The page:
11 May 2012

The Heirs of Perry Mason

Legal thrillers | John Grisham, Mark Gimenez

Strange how all legal thrillers have covers with a man in a suit hurrying in silhouette against an almost monochrome background. Or maybe that's the sampling effect: I've just finished John Grisham's The Appeal and Mark Gimenez' The Colour of Law. The Appeal has a shadow on a red background, Grisham's name in large letters; The Colour of Law is green with the mandatory silhouetted man, the book name bigger than the author name. Mark Gimenez is billed in blurbs as “the next Grisham”. So. Face-off time.

The Appeal is about the appeal against a jury verdict that finds a chemical company guilty of having poisoned the water of a town with toxic wastes. The owner wants to ensure that the Supreme Court (of the State; this terminology is confusing to Indians like me, who have only one Supreme Court) rules in his favour. For some reason, some states in the USA elect their Supreme Court judges. So, he tries to buy his man into the slot. The tale gets murkier and murkier, and I despaired of the rabbit being pulled out of the hat, braced myself for not getting my mandatory happy ending.

The Colour of Law is a more personal story. A hotshot corporate lawyer makes an election speech which a judge takes seriously enough to appoint him as the defending lawyer for a black prostitute accused of murdering the son of a Presidential candidate. Does he manage to wiggle out of it, or does he lose everything? No spoilers here; the back cover warns you he loses his wife, his house, his cars, his fat salary...

Honestly, I preferred The Colour of Law. It's more optimistic. The Appeal is relentless in showing you how easily the justice process can be subverted with enough money. And there lies the loss of appeal. Grisham wants to tell you something. Gimenez wants to show you something. Betrayal vs. redemption. Which is likely to be the more attractive story?

Gimenez really does write like the early Grisham: fast-paced, witty and pithy. I cringed at some of the descriptions (do people really think like that?) but they remain at all times in character. There is some lyrical writing there, and strong characters, like Boo. (Oh, yes, this is Gimenez' tribute to To Kill a Mockingbird).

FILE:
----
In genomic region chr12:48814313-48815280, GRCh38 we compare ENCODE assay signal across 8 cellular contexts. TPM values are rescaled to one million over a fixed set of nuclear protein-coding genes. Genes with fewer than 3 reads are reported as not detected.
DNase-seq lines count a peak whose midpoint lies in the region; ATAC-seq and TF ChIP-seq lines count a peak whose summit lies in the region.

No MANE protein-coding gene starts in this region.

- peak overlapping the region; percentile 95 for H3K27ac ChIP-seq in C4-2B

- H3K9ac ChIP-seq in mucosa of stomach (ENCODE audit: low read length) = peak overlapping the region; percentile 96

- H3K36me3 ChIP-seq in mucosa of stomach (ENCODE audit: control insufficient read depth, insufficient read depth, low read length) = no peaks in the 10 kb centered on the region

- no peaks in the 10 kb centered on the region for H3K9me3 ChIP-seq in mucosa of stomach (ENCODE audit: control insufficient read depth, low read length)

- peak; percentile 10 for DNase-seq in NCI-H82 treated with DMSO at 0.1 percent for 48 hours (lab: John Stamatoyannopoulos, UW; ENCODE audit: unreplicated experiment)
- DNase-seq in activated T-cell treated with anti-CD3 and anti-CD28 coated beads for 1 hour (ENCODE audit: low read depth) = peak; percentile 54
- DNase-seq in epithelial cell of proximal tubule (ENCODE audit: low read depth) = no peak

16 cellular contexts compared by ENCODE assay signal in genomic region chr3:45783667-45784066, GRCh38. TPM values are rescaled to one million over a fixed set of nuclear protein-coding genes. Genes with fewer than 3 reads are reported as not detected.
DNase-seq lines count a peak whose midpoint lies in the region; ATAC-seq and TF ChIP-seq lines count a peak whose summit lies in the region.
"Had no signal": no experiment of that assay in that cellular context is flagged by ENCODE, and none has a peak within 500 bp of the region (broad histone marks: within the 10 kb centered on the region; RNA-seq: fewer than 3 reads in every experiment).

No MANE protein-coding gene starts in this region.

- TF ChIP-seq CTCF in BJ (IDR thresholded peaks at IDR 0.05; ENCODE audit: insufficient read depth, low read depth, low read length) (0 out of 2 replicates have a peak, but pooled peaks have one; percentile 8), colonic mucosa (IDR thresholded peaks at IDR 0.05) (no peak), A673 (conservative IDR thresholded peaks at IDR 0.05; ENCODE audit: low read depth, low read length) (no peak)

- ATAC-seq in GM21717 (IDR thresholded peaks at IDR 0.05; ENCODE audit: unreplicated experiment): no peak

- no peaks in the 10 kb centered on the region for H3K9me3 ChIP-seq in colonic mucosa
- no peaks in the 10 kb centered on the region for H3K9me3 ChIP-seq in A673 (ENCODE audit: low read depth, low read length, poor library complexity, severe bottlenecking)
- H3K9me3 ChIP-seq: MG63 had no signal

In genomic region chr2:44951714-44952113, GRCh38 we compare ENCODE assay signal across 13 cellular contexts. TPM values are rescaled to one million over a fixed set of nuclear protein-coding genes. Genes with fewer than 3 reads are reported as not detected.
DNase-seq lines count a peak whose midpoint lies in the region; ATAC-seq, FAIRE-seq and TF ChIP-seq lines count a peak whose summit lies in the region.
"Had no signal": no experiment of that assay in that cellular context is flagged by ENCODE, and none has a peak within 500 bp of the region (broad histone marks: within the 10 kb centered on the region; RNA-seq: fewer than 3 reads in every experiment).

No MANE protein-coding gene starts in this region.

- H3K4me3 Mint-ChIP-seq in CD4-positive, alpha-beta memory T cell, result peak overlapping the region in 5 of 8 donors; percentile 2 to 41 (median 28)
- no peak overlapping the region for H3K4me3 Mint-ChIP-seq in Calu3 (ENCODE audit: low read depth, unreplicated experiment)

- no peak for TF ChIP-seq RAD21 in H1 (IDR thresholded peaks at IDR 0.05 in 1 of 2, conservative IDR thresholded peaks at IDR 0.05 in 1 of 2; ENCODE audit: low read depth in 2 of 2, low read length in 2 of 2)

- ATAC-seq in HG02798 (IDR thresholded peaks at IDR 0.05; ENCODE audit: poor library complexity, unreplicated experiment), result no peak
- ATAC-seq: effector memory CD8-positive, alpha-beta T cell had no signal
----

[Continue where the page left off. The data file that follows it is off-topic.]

People in the USA should read The Appeal and do something to improve the situation. People everywhere can have a great time with The Colour of Law. I'm going down to look for more books by M Gimenez.


The Appeal:
The clerk tapped lightly on the judge's door, then took a step inside and proudly announced, 'We have a verdict,' as if she had personally labored through the negotiations and now was pesenting the result as a gift.
The judge closed his eyes and let loose a deep, satisfying [sic] sigh. He smiled a happy, nervous smile of enormous relief, almost disbelief, and finally said, 'Round up the lawyers.'

The Colour of Law:
Run-down strip centers offered pawn shops and liquor stores. Ramshackle frame houses slanted at twenty-degree angles, their paint peeling like skin from a badly sunburned body. Sofas sat on droopy porches, old cars were jacked up on cement blocks in the yards, garbage was backed up at the streets, and black burglar bars guarded every door and window of every house and storefront as if each structure were its owner's personal prison.

No comments:

Post a Comment